Bermuda Receives Cryptocurrency Warning – The Royal Gazette


Martin Walker, director of banking and finance at the Center for Evidence-Based Management (Twitter photo)

Bermuda is taking a “huge reputational risk” for what is likely to be a small reward by encouraging crypto firms to come to the island, according to a tech expert.

Martin Walker, director of banking and finance at the Center for Evidence-Based Management, a nonprofit organization, said The Royal Gazette: “It sounds like easy money, but think about the risks you’re taking.”

His words echoed those of Francine McKenna, a professor at the Wharton School of Philadelphia University, who said of Bermuda, “I think they should be very careful who they support and promote.”

They both talked to The Royal Gazette after appearing on a panel at the Offshore Alert conference in London this week, alongside crypto skeptic Stephen Diehl, director of the Center for Emerging Technology.

During the discussion, titled “Normalizing Fraud: The Wacky World of Cryptocurrency,” all three speakers gave stern warnings about the high level of fraud taking place in the cryptocurrency industry.

Walker told the Gazette afterwards, struggling “offshore centers” trying to develop a crypto industry to boost their economies were playing with fire, as digital currencies were designed to avoid regulation and liability.

“It’s a similar situation conventional banks find themselves in,” Walker said. “They think ‘there’s a lot of money here. We want a piece.’”

But he cautioned: “You’re taking a huge reputational risk to possibly gain very, very little.”

The government has long sought to establish Bermuda as a hub for digital assets, with the island becoming one of the first jurisdictions in the world to implement a regulatory regime.

David Burt, the Prime Minister, promised that fintech would create jobs for Bermudians, while the Chancellor of the Exchequer, Jason Hayward, was quoted in The Wall Street Journal he recently said that the recent devaluation in the price of cryptocurrencies “did not threaten the island’s ability to become a crypto hub” and “would likely advance our goal and positively impact our long-term growth and role in this sector.” .

So far, the Bermuda Monetary Authority has issued eight full digital asset business licences, four licenses for businesses looking to prove their proof of concept and four modified licenses for those looking to expand their operations for a limited period.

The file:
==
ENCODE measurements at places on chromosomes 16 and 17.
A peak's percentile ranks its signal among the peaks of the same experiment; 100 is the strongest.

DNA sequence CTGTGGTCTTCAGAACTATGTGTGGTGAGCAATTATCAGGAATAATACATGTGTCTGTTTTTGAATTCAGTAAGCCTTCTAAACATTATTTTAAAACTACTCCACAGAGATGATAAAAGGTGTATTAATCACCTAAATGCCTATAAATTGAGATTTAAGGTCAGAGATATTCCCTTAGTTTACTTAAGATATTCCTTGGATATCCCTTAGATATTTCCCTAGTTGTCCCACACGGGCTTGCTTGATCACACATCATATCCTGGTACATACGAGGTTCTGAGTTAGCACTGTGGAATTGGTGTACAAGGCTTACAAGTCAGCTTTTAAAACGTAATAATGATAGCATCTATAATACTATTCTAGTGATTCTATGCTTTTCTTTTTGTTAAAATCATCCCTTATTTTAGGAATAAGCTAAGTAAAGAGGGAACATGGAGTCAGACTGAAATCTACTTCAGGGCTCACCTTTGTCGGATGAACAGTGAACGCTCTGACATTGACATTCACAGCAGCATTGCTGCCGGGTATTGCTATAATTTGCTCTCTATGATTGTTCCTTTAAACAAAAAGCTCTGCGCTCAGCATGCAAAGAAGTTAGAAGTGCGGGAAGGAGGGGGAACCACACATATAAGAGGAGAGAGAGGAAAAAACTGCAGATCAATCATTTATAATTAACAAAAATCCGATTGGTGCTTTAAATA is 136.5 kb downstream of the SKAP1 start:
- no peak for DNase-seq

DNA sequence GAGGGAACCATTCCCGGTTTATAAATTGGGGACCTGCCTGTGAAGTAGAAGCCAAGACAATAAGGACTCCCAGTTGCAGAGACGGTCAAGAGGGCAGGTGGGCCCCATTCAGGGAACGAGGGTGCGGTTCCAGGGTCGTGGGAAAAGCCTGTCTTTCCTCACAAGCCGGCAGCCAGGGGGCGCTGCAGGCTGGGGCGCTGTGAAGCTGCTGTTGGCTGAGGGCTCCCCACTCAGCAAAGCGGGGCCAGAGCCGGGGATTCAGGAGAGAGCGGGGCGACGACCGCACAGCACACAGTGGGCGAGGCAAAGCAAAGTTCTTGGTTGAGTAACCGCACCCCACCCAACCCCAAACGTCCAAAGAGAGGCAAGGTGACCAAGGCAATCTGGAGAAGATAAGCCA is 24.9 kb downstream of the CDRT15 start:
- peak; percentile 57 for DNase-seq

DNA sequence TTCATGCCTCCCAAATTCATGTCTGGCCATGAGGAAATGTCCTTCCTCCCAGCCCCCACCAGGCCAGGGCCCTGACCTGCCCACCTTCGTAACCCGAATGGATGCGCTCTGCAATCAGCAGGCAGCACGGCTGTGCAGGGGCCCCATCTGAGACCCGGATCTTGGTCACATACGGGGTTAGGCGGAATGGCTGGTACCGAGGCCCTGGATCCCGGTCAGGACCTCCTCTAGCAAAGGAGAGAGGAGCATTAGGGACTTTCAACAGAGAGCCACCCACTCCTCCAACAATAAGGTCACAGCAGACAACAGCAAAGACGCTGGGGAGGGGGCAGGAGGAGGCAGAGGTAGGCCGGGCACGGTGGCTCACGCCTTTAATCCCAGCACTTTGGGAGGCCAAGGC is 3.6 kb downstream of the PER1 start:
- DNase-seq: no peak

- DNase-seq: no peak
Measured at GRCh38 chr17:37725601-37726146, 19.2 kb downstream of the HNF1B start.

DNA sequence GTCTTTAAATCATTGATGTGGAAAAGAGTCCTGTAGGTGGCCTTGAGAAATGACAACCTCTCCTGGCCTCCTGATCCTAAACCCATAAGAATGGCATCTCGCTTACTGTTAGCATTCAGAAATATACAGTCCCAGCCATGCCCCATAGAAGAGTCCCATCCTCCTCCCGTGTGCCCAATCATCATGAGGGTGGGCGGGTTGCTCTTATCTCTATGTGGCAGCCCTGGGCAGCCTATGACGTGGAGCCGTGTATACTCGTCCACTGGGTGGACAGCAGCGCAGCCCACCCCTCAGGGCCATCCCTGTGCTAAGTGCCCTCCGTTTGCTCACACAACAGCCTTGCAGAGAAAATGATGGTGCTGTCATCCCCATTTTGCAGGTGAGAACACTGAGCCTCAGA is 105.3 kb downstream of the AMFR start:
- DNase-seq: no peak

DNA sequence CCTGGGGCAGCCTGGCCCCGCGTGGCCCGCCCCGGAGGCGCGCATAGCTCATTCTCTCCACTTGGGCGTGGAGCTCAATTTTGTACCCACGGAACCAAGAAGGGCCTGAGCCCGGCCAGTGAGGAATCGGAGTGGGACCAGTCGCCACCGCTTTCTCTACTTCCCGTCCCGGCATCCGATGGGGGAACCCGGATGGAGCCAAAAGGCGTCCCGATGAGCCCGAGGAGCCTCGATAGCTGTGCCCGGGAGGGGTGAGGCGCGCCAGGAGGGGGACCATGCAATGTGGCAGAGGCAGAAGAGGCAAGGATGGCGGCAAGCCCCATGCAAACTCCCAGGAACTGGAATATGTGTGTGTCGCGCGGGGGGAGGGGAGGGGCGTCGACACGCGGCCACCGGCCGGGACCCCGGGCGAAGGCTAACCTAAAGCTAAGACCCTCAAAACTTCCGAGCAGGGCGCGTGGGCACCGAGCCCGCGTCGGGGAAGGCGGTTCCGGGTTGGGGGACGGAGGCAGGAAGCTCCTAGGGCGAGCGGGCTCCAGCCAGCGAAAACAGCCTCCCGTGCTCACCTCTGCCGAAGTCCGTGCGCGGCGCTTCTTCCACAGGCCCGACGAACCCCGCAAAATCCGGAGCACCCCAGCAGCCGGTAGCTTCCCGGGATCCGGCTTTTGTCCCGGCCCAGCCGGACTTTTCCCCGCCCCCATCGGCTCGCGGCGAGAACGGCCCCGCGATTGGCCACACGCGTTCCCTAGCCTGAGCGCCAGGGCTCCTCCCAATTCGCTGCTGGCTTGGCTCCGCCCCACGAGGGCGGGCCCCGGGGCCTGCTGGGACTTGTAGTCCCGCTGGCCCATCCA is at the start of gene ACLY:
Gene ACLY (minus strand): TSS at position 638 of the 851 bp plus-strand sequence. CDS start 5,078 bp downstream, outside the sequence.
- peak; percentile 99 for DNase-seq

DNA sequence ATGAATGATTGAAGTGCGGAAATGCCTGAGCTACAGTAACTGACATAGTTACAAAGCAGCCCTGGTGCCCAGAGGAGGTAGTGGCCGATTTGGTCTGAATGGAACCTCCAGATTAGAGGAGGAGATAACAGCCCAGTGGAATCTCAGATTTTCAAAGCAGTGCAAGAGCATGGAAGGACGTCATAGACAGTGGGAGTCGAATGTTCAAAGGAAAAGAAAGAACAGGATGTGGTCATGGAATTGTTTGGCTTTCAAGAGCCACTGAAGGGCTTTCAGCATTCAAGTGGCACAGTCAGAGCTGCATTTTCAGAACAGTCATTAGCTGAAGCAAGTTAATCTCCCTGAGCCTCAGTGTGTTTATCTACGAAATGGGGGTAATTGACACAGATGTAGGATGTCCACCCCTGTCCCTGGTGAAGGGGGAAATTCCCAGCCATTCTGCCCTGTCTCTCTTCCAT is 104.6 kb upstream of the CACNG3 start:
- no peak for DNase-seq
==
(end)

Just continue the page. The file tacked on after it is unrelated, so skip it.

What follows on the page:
Walker said Malta tried to become a “crypto island” but didn’t get very far because “it still has the rule of law.”

He said that Bermuda should consider how encouraging crypto firms, with their often complex and opaque legal structures, could affect the first pillar of the island’s economy: international business.

“You don’t want to be on the ‘grey list’ again,” he said, referring to Bermuda’s previous inclusion on a list of European Union standards.

The Financial Action Task Force maintains and publishes lists of countries that do not comply with its recommendations against money laundering and the financing of terrorism.

The lists are used by the Council of the European Union.

Countries that do not cooperate with the FATF recommendations are included in a “black list” and countries that do not meet the standards, or are still working to achieve them, are included in a “grey list”.

The island was removed from the “grey list” last month.

“If you let [crypto] go a long way, then it probably means you’ve lost control in terms of the good things that get people to come in the first place…it can screw all of that up,” Walker said.

“The cryptocurrency industry doesn’t give a shit about that sort of thing. They can get up and move around.”

During the panel discussion, he said that the rules of proper financial trading had gone out the window for cryptocurrencies, with no attempt to determine the suitability of customers for the products being sold to them.

“The crypto industry in general is trying to sell increasingly complex and high-risk products to everyone they can get their hands on,” he alleged.

He added that it was not revealed who was organizing the cryptocurrencies.

“Trading in these products is nothing like any kind of regulated exchange,” he said.

Speaker and financial journalist Francine McKenna

Ms McKenna said one of her concerns was that regulators in the US and elsewhere were “trying to pacify or stifle innovation”.

She said: “What we’re doing is allowing companies that basically have business models that are illegitimate to gain the gloss of respectability and then regulators have to go after them.”

Diehl emphasized that crypto was “not an innovation” and was “designed specifically for regulatory evasion.”

He added: “It’s an environment where fraud can thrive.”

The Offshore Alert conference on Monday and Tuesday was attended by more than 200 intelligence, investigations and recovery professionals from the world of high-value international finance.

It included an orientation session on crypto research and recovery and another on the Tether stablecoin.

the Gazette sought comments for this article from Mr. Burt and Next, Bermuda’s digital asset industry forum, but received no response.

The OffshoreAlert Conference London 2022, the publication’s European conference on intelligence, investigations and recovery, brought together participants in international high-value finance.


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